Tofu Noodle Soup (topped with spicy red pepper sauce)

In Korea, this would be called Yangnyeomjang (red pepper sauce) Dubuguksu (tofu noodle soup).

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Get ready for the quickest, least complex, and easiest-to-assemble soup recipe you’ve seen here.  This soup was a great comfort to me when I moved to Korea in late summer 2010.  It was simple, had very familiar ingredients, and nursed me back to health the several times I fell ill in my first winter there.  While I assume the broth was not meat-free, the rest of the ingredients certainly were.

 

I had been a vegetarian for 4 years before moving to Korea and had made the hard decision to start eating meat again, since I truly wanted to participate in a very important part of Korean culture.  Communal meat-eating straight from the grill was one of the most important parts of socializing.  Whether with coworkers, bosses, or new friends, it was something that you were expected to participate in.

While adjusting to eating meat again and in between these massive meat dinners, I managed to find a few dishes that prominently used vegetarian ingredients while concealing a meat base.  My new coworkers and immediate best buds introduced me to what quickly became my favourite lunch spot near the first school I taught at.  The restaurant was part of a chain called “Hal-mo-ni”, which translates to Grandmother.  This particular location was a small lunch place, while most of the other locations were barbeque joints that did not feature soups and small meals on the menu.  We lovingly referred to this spot as “Grandma’s Noodles”.  It was a rare find and I was thankful for my coworkers having taken me there my first week in Korea.  This massive bowl of soup cost me about 3 dollars and I strayed from this dish maybe only once or twice at Grandma’s.  The main ingredient was tofu.  The star of the show, however, was the red pepper sauce you’d find atop this soup.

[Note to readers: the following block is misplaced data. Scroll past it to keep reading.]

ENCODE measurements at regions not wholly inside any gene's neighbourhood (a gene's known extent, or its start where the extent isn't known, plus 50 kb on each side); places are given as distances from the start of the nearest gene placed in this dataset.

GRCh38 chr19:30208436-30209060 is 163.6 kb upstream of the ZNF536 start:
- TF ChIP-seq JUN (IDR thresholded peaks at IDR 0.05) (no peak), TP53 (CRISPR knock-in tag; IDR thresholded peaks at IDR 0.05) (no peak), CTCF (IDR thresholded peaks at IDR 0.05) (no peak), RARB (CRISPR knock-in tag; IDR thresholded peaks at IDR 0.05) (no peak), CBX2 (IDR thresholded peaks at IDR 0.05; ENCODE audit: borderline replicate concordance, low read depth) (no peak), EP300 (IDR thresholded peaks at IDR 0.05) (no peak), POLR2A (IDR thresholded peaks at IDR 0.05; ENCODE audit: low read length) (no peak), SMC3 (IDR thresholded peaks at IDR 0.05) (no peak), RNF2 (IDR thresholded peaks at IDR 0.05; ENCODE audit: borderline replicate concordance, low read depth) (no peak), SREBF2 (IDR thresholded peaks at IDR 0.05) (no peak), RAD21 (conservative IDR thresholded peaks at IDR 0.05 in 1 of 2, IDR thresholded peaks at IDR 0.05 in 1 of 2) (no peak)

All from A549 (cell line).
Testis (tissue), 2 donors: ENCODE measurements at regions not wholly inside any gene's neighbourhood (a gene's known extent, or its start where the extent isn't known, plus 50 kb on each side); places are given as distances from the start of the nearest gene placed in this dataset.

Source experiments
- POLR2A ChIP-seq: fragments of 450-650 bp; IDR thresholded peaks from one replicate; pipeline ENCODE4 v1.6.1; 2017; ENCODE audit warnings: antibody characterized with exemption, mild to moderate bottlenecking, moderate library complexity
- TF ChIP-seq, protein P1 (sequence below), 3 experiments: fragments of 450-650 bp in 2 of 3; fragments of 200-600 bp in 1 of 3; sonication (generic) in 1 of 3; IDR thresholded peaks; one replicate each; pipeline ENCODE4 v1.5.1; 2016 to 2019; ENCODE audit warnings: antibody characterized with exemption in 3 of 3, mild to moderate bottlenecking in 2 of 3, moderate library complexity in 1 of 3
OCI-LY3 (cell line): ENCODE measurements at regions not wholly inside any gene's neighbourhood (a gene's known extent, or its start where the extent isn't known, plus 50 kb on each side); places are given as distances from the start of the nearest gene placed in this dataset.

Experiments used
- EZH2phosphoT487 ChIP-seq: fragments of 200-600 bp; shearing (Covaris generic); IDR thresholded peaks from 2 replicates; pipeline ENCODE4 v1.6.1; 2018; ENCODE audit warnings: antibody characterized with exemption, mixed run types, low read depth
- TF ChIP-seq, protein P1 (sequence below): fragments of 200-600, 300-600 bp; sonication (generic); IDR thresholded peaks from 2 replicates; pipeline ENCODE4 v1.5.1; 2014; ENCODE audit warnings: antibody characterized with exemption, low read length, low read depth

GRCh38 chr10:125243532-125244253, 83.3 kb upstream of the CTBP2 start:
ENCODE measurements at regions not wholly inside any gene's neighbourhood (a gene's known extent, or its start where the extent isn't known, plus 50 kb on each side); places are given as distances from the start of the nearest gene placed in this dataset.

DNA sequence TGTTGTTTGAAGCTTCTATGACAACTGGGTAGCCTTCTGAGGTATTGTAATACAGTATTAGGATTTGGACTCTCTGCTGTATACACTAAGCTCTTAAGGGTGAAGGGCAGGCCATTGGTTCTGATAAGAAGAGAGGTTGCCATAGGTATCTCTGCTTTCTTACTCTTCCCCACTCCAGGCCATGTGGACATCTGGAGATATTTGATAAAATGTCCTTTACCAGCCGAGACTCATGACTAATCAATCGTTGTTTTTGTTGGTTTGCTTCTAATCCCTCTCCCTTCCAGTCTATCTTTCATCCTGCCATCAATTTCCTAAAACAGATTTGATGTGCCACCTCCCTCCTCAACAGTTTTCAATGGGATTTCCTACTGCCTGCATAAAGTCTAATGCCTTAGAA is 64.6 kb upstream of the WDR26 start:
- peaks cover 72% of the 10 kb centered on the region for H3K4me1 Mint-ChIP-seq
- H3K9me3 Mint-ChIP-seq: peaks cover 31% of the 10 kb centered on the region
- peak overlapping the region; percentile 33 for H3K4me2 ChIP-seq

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I’m not talking spicy red pepper sauce (gochujang) you’d find in bibimbap.  Not even the salty red sauce (ssamjang) you’d dip your pork belly into.  Yangnyeomjang was a whole different ball game.  A mix of spicy, salty, with just a hint of sweet to round the flavours; this was a perfect addition to the noodle soup.  On the rare occasion that I came across this sauce outside of Grandma’s was when it was slathered across sliced blocks of silken tofu as an appetizer.  It was always a delightful surprise when this appetizer was served.

I started making this soup at home after I moved to Seoul from Incheon to start my second teaching contract.  Assembly took very little time and it saved me from making the hour-trek back to the old stomping grounds every time I had a craving.  Though not used in the original soup at Grandma’s, I adopted buckwheat noodles  for this recipe (shout-outs to Amy over at Buckwheat For Your Health!) since they were so abundant in Korean grocery marts.  I exclusively used them with this recipe at home and certainly reaped the benefits.

For the sauce (1-2 servings):
  • 4 tbsp soy sauce
  • 1 tbsp red pepper flakes
  • 1 tsp green onion, chopped
  • 1 tsp sesame oil
  • 1/2 tsp sesame seeds
  • 1/4 tsp sugar
  • 1 clove garlic, minced

For the soup (2 servings):

  • 4 cups vegetable or chicken stock
  • 2 person portions buckwheat (soba) noodles
  • 2 cups soft to medium firm tofu, cut into 1-inch cubes
  • 3 green onions, chopped
Whisk all sauce ingredients together in a separate small dish.Prepare noodles by adding to a pot of boiling water.  Once softened, drain, set aside, and rinse pot.  Add the stock to the pot and bring to boil over medium high.  Bring temperature down to a simmer and add tofu to warm throughout.Add the noodles to two bowls, and pour soup on top.  Sprinkle a handful of green onions into each bowl.  Spoon as little or as much of the sauce as you like right on top.  I prefer, you know, LOTS, so I may even double up on the sauce recipe.  You may want to give it a taste and gauge your own preference.  Garnish with sesame seeds.

Serves 2.

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8 thoughts on “Tofu Noodle Soup (topped with spicy red pepper sauce)

  1. Yum! This looks great!! I love to make similar soups, with veggies and then I would just add some buckwheat noodle to it! Soups are soooo comforting!! I love to make them all year round 😉

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